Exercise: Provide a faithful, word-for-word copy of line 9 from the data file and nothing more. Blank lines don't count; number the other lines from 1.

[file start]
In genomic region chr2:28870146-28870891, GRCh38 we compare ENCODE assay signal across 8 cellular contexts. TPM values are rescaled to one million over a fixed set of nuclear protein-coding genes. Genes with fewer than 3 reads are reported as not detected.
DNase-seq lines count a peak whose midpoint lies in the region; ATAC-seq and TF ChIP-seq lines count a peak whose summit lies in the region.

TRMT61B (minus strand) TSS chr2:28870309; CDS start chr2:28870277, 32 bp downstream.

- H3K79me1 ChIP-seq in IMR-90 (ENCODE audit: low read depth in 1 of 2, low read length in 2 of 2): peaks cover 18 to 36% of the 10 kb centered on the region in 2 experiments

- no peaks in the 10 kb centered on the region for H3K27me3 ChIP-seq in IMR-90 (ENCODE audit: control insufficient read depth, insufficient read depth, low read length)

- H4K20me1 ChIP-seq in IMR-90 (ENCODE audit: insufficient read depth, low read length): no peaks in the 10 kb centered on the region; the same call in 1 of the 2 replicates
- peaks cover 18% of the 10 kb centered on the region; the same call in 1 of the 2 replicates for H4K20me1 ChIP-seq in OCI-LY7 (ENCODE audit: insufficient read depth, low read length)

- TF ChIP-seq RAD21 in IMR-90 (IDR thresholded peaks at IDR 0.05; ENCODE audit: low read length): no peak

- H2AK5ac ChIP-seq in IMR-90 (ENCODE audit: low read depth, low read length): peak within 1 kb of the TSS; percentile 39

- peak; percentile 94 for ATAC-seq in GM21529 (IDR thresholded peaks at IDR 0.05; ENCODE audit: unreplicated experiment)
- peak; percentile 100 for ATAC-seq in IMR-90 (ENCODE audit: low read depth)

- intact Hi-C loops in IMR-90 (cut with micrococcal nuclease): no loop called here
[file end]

- H2AK5ac ChIP-seq in IMR-90 (ENCODE audit: low read depth, low read length): peak within 1 kb of the TSS; percentile 39